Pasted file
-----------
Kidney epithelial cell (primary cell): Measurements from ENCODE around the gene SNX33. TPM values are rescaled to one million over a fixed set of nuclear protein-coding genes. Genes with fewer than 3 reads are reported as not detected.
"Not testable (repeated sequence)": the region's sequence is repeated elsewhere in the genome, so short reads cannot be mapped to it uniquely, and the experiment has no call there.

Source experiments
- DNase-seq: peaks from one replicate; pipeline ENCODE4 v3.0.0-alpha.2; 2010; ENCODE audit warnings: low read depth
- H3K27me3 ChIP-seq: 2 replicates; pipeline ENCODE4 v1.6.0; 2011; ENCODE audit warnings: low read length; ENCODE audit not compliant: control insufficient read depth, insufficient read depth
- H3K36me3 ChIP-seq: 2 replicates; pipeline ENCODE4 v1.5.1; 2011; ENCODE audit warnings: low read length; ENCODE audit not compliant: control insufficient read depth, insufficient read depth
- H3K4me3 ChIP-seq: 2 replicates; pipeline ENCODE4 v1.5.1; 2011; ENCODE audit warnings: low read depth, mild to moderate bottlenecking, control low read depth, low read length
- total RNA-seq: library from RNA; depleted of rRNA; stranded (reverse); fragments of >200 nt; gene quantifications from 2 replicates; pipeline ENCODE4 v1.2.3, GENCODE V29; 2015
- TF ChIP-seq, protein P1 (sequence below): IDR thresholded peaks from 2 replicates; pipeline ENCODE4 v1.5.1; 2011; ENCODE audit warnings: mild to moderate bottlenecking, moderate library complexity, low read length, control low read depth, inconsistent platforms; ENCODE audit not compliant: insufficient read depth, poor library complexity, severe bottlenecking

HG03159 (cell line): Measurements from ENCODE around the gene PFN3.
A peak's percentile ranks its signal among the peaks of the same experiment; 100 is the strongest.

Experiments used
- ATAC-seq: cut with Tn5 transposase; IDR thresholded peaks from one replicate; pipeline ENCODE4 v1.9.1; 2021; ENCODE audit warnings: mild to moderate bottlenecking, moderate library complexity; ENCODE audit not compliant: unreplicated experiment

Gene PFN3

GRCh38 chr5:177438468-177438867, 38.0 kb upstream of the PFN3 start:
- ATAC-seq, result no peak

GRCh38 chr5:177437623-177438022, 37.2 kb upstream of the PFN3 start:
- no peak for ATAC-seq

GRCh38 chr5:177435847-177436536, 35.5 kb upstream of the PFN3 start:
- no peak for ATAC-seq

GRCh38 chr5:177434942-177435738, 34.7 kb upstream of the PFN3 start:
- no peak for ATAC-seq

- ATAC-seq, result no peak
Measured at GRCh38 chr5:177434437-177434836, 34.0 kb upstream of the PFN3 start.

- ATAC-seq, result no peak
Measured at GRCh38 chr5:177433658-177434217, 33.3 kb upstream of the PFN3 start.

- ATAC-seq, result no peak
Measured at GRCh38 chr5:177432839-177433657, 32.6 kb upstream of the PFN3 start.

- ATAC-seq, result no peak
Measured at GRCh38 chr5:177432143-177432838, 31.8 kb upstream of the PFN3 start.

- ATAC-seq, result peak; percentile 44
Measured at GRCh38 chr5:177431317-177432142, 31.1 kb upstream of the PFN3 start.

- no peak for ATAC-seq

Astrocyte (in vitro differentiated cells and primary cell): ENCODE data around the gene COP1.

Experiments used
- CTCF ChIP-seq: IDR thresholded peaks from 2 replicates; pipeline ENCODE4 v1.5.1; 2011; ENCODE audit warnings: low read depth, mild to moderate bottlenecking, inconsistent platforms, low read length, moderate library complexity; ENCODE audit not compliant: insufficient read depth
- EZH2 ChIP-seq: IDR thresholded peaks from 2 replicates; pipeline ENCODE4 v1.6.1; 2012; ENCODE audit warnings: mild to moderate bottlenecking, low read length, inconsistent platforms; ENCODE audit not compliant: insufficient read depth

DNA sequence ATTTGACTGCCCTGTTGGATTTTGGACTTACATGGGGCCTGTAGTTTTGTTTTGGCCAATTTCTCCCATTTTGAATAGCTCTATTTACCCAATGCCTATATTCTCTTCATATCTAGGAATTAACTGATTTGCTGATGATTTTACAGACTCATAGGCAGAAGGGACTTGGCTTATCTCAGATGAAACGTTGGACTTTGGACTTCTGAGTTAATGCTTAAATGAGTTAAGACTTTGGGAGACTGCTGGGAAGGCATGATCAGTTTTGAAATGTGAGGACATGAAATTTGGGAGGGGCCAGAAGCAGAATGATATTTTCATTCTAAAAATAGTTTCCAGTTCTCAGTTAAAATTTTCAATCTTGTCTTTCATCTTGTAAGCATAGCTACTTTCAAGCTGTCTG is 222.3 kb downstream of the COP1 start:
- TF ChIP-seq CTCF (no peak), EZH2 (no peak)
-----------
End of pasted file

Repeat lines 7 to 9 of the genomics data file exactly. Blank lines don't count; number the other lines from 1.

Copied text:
- H3K4me3 ChIP-seq: 2 replicates; pipeline ENCODE4 v1.5.1; 2011; ENCODE audit warnings: low read depth, mild to moderate bottlenecking, control low read depth, low read length
- total RNA-seq: library from RNA; depleted of rRNA; stranded (reverse); fragments of >200 nt; gene quantifications from 2 replicates; pipeline ENCODE4 v1.2.3, GENCODE V29; 2015
- TF ChIP-seq, protein P1 (sequence below): IDR thresholded peaks from 2 replicates; pipeline ENCODE4 v1.5.1; 2011; ENCODE audit warnings: mild to moderate bottlenecking, moderate library complexity, low read length, control low read depth, inconsistent platforms; ENCODE audit not compliant: insufficient read depth, poor library complexity, severe bottlenecking